Demo: Identify and fix plan change regression in SQL Server 2017 RC1

Plan change regression happens when SQL Database changes a plan for some T-SQL query, and the new plan has the worse performance than the previous one. SQL Server 2017 has Automatic Tuning feature that enables you to easily find plan change regressions and fix them. In this post you will see the demo script that you can use to cause plan change regression and manually fix it using new sys.dm_db_tuning_recommendations view.

If you are not familiar with plan regressions and new tuning recommendations in SQL Server 2017, I would recommend to read these two posts:

This would be enough to understand steps in this demo.

Setup

First we would need a table where we will execute a query that will cause plan change regression. In the previous post (What is plan regression in SQL Server?), I have created a demo that fills a table with data and cause plan regression. I will use the same table in this demo:

drop table if exists flgp; 
create table flgp (
       type int,
       name nvarchar(200),
       index ncci nonclustered columnstore (type),
       index ix_type(type)
);
insert into flgp(type, name)
values (1, 'Single');
insert into flgp(type, name)
select TOP 999999 2 as type, o.name
from sys.objects, sys.all_columns o;

Once you create this table you can use the following scripts to cause the plan change regressions.

Plan choice regression

First, I will fill the history of plan executions by executing the query 30 times. This step is required because we need to have information about the good plan in Query Store:

ALTER DATABASE SCOPED CONFIGURATION CLEAR PROCEDURE_CACHE; 
EXECUTE sp_executesql @stmt = N'SELECT COUNT(*) FROM flgp WHERE type = @type', @params = N'@type int', @type = 2
GO 30

If you look at the execution plan for this query, you will see Hash aggregate operator.

NOTE: If you see Stream aggregate instead of Hash aggregate in the plan, for some reason SQL Server don’t thinks that 9999999 rows with type=2 is enough for this plan. In that case, add more rows with type=2 into the flgp table by repeating the following query several times:

insert into flgp(type, name) select 2 as type, o.name from sys.objects, sys.all_columns o

Now I’m clearing the procedure cache and sending the same query but with a parameter that will touch only one row:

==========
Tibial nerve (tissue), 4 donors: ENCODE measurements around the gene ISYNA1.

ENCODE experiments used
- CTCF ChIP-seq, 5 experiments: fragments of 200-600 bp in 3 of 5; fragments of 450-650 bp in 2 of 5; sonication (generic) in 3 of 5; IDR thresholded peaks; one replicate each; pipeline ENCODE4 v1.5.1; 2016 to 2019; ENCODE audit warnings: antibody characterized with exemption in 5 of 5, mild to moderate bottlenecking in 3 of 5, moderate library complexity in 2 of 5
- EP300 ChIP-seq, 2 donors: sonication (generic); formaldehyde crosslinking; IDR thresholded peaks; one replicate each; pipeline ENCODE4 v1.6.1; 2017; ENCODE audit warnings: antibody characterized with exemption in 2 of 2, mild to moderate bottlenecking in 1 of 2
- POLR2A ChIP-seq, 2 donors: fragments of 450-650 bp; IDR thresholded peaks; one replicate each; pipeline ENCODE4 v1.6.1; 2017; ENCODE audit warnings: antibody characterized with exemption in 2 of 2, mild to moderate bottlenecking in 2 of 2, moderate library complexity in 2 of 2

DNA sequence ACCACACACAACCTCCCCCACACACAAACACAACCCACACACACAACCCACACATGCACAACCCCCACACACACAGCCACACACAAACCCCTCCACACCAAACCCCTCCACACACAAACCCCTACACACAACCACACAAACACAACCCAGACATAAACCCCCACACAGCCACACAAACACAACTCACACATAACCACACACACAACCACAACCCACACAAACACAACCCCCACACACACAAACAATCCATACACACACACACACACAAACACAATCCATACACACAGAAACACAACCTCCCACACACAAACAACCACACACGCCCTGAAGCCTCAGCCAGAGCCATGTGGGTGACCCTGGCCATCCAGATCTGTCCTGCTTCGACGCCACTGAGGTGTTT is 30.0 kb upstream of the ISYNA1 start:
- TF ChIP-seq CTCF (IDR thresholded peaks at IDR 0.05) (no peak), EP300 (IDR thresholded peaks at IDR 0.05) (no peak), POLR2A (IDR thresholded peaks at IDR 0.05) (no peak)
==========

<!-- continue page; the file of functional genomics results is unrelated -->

ALTER DATABASE SCOPED CONFIGURATION CLEAR PROCEDURE_CACHE; 
EXECUTE sp_executesql @stmt = N'SELECT COUNT(*) FROM flgp WHERE type = @type', @params = N'@type int', @type = 1

In this case, SQL Database will create a plan with Stream Aggregate that will be optimal for the small number of rows. This plan will be cached in SQL Server procedure cache and used in subsequent executions of the query.

Now, if I execute the query again with @type=2, SQL Server will use cached plan with Stream Aggregate instead of the optimal plan with Hash Aggregate:

EXECUTE sp_executesql @stmt = N'SELECT COUNT(*) FROM flgp WHERE type = @type', @params = N'@type int', @type = 2
GO 15

SQL Server needs at least 15 executions to collect enough information to compare current and previous plan.

Identifying tuning recommendation

You can open Query Store/Top Resource Consuming Queries in SSMS to find the query and plans that regressed. If you don’t know what plan regressed, it would be easier to use new sys.dm_db_tuning_recommendations view that shows queries that regressed and plans that might be used instead of the current plans. You can use the following query to take information from this view:

SELECT reason, score,
 script = JSON_VALUE(details, '$.implementationDetails.script'),
 planForceDetails.[query_id],
 planForceDetails.[new plan_id],
 planForceDetails.[recommended plan_id],
 estimated_gain = (regressedPlanExecutionCount+recommendedPlanExecutionCount)*(regressedPlanCpuTimeAverage-recommendedPlanCpuTimeAverage)/1000000,
 error_prone = IIF(regressedPlanErrorCount>recommendedPlanErrorCount, 'YES','NO')
 FROM sys.dm_db_tuning_recommendations
     CROSS APPLY OPENJSON (Details, '$.planForceDetails')
                 WITH ( [query_id] int '$.queryId',
                        [new plan_id] int '$.regressedPlanId',
                        [recommended plan_id] int '$.recommendedPlanId',
                        regressedPlanErrorCount int,
                        recommendedPlanErrorCount int,
                        regressedPlanExecutionCount int,
                        regressedPlanCpuTimeAverage float,
                        recommendedPlanExecutionCount int,
                        recommendedPlanCpuTimeAverage float ) as planForceDetails;

This query will return information about the queries and plans that regressed and T-SQL script that you can use to fix the issue.

reason score script query_id new plan_id recommended plan_id estimated_gain error_prone
Average query CPU time changed from 124.38ms to 2035.61ms 43 exec sp_query_store_force_plan @query_id = 2, @plan_id = 2 2 14 2 118.496206423913 NO

If you execute the script in the script column, previous good plan will be forced and used instead of the regressed plan. In this case, the following script will fix the regression and force the good plan:

exec sp_query_store_force_plan @query_id = 2, @plan_id = 2

If you execute query again, you would see that it runs faster.

Automatic plan correction

As an alternative for manual monitoring and correction using sp_query_store_force_plan procedure, you can let SQL Server to automatically apply recommendations whenever big performance regression happens after the plan change using the following code:

ALTER DATABASE current
      SET AUTOMATIC_TUNING ( FORCE_LAST_GOOD_PLAN = ON ); 

SQL Server will take recommendations from the sys.dm_db_tuning_recommendations view, apply them, and automatically verifies that forced plan is better than the previous one.